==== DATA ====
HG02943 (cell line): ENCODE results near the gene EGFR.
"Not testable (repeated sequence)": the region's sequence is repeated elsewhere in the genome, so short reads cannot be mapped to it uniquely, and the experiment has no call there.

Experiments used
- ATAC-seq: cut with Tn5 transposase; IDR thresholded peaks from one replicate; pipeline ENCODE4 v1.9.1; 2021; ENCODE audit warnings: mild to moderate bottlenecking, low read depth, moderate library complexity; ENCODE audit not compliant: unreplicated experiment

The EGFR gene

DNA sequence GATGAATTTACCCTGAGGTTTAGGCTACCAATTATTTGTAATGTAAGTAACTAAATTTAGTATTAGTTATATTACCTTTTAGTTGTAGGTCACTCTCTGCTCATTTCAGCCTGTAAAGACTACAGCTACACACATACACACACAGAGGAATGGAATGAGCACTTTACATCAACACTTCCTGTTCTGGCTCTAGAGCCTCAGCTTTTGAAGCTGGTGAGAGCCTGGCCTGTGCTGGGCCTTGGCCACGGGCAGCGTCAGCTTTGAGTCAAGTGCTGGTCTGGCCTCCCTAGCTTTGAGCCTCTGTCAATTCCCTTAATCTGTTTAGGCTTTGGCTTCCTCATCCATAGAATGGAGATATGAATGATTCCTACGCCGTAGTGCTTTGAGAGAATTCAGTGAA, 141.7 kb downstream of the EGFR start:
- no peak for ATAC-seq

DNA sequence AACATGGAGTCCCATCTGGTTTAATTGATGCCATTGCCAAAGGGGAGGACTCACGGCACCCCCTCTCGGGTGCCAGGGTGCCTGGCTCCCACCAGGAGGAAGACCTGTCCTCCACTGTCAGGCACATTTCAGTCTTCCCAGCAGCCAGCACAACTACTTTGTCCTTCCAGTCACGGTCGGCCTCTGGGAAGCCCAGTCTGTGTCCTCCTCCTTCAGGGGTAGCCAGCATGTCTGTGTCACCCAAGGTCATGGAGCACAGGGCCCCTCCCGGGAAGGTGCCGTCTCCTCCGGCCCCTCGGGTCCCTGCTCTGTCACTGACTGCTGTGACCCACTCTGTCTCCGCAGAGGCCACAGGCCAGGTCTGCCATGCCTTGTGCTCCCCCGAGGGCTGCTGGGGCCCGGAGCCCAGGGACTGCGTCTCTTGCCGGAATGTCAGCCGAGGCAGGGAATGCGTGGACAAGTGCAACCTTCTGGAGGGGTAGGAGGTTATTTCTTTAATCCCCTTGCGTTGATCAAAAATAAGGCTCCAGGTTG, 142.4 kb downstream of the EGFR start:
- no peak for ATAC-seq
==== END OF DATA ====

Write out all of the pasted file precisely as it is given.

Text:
HG02943 (cell line): ENCODE results near the gene EGFR.
"Not testable (repeated sequence)": the region's sequence is repeated elsewhere in the genome, so short reads cannot be mapped to it uniquely, and the experiment has no call there.

Experiments used
- ATAC-seq: cut with Tn5 transposase; IDR thresholded peaks from one replicate; pipeline ENCODE4 v1.9.1; 2021; ENCODE audit warnings: mild to moderate bottlenecking, low read depth, moderate library complexity; ENCODE audit not compliant: unreplicated experiment

The EGFR gene

DNA sequence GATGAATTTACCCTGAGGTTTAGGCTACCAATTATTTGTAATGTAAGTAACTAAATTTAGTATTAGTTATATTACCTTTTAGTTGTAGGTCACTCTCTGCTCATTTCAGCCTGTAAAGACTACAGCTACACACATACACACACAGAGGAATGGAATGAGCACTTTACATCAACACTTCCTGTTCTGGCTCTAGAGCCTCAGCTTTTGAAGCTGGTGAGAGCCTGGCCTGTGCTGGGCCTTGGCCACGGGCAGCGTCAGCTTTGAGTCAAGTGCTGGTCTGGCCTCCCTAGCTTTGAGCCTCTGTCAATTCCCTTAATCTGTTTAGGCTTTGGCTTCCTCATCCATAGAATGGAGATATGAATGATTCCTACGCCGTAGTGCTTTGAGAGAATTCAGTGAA, 141.7 kb downstream of the EGFR start:
- no peak for ATAC-seq

DNA sequence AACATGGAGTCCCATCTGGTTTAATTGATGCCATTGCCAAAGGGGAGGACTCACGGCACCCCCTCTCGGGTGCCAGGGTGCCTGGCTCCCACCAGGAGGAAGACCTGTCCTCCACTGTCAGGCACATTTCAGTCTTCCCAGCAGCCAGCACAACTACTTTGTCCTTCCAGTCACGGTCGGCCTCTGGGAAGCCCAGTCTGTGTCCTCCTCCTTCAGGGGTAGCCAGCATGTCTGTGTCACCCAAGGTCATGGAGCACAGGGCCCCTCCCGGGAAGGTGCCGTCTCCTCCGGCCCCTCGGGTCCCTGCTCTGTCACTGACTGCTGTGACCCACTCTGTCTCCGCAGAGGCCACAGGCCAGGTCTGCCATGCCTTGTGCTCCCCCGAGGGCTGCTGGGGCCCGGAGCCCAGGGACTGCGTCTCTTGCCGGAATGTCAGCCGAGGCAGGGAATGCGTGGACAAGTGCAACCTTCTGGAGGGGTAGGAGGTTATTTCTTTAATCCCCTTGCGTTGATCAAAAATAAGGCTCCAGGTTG, 142.4 kb downstream of the EGFR start:
- no peak for ATAC-seq